On “Geek” Versus “Nerd”

To many people, “geek” and “nerd” are synonyms, but in fact they are a little different. Consider the phrase “sports geek” — an occasional substitute for “jock” and perhaps the arch-rival of a “nerd” in high-school folklore. If “geek” and “nerd” are synonyms, then “sports geek” might be an oxymoron. (Furthermore, “sports nerd” either doesn’t compute or means something else.)

In my mind, “geek” and “nerd” are related, but capture different dimensions of an intense dedication to a subject:

  • geek – An enthusiast of a particular topic or field. Geeks are “collection” oriented, gathering facts and mementos related to their subject of interest. They are obsessed with the newest, coolest, trendiest things that their subject has to offer.
  • nerd – A studious intellectual, although again of a particular topic or field. Nerds are “achievement” oriented, and focus their efforts on acquiring knowledge and skill over trivia and memorabilia.

Or, to put it pictorially à la The Simpsons:

Both are dedicated to their subjects, and sometimes socially awkward. The distinction is that geeks are fans of their subjects, and nerds are practitioners of them. A computer geek might read Wired and tap the Silicon Valley rumor-mill for leads on the next hot-new-thing, while a computer nerd might read CLRS and keep an eye out for clever new ways of applying Dijkstra’s algorithm. Note that, while not synonyms, they are not necessarily distinct either: many geeks are also nerds (and vice versa).

An Experiment

Do I have any evidence for this contrast? (By the way, this viewpoint dates back to a grad-school conversation with fellow geek/nerd Bryan Barnes, now a physicist at NIST.) The Wiktionary entries for “geek” and “nerd” lend some credence to my position, but I’d like something a bit more empirical…

“You shall know a word by the company it keeps” ~ J.R. Firth (1957)

To characterize the similarities and differences between “geek” and “nerd,” maybe we can find the other words that tend to keep them company, and see if these linguistic companions support my point of view?

Data and Method

(Note: If you’re neither a geek nor a nerd, don’t be scared by the math. It’s not too bad… or you can probably just skip to the “Results” subsection below…)

I analyzed two sources of Twitter data, since it’s readily available and pretty geeky/nerdy to boot. This includes a background corpus of 2.6 million tweets via the streaming API from between December 6, 2012, and January 3, 2013. I also sampled tweets via the search API matching the query terms “geek” and “nerd” during the same time period (38.8k and 30.6k total, respectively). Yes, yes, yes… I collected all the data six months ago but just now got around to crunching the numbers. It’s been a busy year!

A great little statistic for measuring how much company two words tend to keep is pointwise mutual information (PMI). It’s commonly used in the information retrieval literature to measure the cooccurrence of words and phrases in text, and it also turns out to be a good predictor of how humans evaluate semantic word similarity (Recchia & Jones, 2009) and topic model quality (Newman & al., 2010).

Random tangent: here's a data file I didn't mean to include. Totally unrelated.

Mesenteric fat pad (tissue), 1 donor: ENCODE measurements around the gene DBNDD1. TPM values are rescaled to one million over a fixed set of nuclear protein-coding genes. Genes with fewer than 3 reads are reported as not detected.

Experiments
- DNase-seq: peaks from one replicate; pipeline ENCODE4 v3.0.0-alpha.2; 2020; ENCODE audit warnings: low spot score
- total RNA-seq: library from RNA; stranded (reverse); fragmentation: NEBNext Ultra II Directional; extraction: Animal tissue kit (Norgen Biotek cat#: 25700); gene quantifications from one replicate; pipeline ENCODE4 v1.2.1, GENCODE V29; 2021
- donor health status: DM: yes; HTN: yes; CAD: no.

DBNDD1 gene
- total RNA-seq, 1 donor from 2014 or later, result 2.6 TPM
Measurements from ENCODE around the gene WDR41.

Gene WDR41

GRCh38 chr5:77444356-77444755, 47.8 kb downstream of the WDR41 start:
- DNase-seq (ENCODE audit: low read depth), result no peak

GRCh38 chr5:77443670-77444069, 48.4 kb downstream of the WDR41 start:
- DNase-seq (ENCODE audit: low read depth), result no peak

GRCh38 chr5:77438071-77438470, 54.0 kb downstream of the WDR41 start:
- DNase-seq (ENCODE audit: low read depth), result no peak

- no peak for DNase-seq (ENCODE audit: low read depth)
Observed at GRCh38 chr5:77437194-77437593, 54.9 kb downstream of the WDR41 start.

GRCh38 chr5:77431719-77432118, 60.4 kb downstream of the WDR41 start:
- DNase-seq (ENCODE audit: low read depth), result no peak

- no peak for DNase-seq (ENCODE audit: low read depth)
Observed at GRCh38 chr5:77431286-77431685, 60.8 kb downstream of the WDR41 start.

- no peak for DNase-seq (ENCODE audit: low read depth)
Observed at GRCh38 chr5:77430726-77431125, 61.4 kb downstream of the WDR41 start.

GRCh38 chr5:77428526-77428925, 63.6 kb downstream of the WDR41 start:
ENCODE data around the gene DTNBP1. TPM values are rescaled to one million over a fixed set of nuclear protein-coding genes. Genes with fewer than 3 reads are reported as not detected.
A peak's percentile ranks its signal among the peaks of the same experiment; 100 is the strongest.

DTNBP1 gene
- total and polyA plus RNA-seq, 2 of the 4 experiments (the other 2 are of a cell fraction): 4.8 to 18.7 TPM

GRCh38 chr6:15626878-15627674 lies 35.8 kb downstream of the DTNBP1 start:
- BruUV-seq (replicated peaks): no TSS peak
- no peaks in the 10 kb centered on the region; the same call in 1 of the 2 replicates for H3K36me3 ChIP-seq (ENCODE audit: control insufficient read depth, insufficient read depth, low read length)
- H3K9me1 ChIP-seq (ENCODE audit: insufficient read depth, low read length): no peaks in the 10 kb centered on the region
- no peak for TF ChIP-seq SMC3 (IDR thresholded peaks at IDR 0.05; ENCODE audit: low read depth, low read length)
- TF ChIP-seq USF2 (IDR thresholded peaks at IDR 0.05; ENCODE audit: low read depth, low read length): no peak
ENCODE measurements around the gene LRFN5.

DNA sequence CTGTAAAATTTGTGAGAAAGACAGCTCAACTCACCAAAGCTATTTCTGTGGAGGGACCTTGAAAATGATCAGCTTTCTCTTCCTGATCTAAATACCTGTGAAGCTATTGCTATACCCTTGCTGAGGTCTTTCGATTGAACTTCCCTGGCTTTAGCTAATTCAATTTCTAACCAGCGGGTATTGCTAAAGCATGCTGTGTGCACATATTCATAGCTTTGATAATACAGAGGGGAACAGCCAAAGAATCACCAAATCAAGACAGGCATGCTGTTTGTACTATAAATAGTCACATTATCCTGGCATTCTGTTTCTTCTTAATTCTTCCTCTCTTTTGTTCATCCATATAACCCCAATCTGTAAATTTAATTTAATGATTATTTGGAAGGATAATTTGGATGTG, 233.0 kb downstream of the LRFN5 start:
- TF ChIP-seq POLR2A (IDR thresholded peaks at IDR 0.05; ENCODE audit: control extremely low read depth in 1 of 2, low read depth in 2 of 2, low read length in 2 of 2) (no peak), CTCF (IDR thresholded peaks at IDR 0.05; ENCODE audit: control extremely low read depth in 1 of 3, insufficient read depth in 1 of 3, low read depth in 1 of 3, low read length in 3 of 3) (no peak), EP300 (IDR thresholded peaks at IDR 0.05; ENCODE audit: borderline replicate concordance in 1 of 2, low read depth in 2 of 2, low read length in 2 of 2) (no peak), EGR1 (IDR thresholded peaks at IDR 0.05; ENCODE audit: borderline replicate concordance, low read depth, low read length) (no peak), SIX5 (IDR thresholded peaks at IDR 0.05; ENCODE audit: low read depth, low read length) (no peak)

For two words w and v, the PMI is given by:

{\rm pmi}(w;v) = \log\frac{p(w,v)}{p(w)p(v)} = \log p(w|v) - \log p(w) ,

where in this case p(\cdot) is the probability of the word(s) in question appearing in a random tweet, as estimated from the data. For instance, if we let v = “geek,” we compute the log-probability of a word w in the “geek” search corpus, and subtract the log-probability of w in the background corpus.


The PMI statistic measures a kind of correlation: a positive PMI score for two words means they “keep great company,” a negative score means they tend to keep their distance, and a score close to zero means they bump into each other more or less at random.

With that in mind, here is a scatterplot of various words according to their PMI scores for both “geek” and “nerd” on different axes (ignoring words with negative PMI, and treating #hashtags as distinct):

Many people have asked for a high-res PDF of this plot, so here you go.

Moving up the vertical axis, words become more geeky (“#music” → “#gadget” → “#cosplay”), and moving left to right they become more nerdy (“education” → “grammar” → “neuroscience”). Words along the diagonal are similarly geeky and nerdy, including social (“#awkward”, “weirdo”), mainstream tech (“#computers”, “#microsoft”), and sci-fi/fantasy terms (“doctorwho,” “#thehobbit”). Words in the lower-left (“chores,” “vegetables,” “boobies”) aren’t really associated with either, while those in the upper-right (“#avengers”, “#gamer”, “#glasses”) are strongly tied to both. Orange words are more geeky than nerdy, and blue words are the opposite. Some observations:

  • Collections are geeky. All derivatives of the word “collect” (“collection,” “collectables”, etc.) are orange. As are “boxset” and “#original,” which imply a taste for completeness and authenticity.
  • Academic fields are nerdy“math”, “#history,” “physics,” “biology,” “neuroscience,” “biochemistry,” etc. Other academic words (“thesis”, “#studymode”) and institutions (“harvard”, “oxford”) are also blue.